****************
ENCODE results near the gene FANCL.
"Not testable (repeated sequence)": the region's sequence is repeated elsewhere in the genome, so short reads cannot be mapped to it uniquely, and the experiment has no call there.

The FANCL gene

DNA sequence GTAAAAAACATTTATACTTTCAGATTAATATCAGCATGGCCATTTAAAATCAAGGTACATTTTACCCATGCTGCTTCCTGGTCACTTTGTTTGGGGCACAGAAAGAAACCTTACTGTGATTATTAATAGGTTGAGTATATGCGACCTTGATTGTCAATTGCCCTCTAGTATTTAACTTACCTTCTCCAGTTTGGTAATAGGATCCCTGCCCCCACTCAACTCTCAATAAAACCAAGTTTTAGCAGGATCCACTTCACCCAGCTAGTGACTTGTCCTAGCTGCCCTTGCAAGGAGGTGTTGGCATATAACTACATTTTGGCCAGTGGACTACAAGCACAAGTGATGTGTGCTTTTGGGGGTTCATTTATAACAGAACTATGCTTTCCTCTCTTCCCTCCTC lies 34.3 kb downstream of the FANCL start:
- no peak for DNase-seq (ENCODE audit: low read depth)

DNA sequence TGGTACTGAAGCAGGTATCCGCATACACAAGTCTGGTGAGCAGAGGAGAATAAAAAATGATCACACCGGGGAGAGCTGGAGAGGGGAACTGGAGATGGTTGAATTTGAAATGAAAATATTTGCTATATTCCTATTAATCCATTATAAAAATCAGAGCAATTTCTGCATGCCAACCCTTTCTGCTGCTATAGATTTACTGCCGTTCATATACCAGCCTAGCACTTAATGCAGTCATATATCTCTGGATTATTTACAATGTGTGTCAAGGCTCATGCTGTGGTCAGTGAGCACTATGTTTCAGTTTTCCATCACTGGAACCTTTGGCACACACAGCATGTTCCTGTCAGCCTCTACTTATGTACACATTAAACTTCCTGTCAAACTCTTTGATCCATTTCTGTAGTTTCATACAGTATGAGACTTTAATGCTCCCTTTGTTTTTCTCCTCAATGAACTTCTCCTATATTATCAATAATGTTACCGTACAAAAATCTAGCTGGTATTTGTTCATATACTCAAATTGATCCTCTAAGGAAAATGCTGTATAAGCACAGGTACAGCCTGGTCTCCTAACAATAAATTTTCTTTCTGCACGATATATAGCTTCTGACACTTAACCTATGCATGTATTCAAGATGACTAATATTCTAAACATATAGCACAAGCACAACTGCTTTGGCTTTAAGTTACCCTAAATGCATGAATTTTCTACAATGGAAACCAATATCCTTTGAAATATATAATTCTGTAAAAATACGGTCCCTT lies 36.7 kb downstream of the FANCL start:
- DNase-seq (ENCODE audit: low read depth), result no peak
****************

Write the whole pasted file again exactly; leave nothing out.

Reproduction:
ENCODE results near the gene FANCL.
"Not testable (repeated sequence)": the region's sequence is repeated elsewhere in the genome, so short reads cannot be mapped to it uniquely, and the experiment has no call there.

The FANCL gene

DNA sequence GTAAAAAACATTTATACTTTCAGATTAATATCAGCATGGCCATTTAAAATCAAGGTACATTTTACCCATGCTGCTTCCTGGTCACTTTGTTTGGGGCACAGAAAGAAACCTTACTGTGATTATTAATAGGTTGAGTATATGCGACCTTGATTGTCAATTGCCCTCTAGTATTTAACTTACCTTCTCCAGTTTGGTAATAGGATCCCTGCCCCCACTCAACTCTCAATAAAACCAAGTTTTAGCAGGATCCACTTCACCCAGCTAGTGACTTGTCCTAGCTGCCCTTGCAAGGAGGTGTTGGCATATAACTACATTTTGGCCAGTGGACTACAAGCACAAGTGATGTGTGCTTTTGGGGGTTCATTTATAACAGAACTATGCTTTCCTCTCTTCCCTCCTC lies 34.3 kb downstream of the FANCL start:
- no peak for DNase-seq (ENCODE audit: low read depth)

DNA sequence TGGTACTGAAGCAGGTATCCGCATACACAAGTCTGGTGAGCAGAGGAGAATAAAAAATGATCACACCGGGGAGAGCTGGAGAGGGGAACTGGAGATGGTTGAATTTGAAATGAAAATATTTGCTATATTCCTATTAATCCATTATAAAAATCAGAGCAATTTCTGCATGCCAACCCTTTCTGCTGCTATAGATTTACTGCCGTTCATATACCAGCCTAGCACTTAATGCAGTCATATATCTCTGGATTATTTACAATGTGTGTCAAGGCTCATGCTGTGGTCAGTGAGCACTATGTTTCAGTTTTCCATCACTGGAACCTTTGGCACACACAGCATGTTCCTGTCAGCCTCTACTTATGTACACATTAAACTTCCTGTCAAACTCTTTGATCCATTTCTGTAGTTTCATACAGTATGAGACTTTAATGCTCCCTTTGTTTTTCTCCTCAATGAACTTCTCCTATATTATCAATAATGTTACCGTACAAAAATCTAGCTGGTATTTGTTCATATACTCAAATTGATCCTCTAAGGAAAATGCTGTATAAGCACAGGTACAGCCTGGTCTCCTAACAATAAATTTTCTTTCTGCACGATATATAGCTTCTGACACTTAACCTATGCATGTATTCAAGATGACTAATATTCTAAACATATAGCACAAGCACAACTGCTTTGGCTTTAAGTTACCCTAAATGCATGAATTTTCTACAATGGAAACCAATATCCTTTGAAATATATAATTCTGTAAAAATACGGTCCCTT lies 36.7 kb downstream of the FANCL start:
- DNase-seq (ENCODE audit: low read depth), result no peak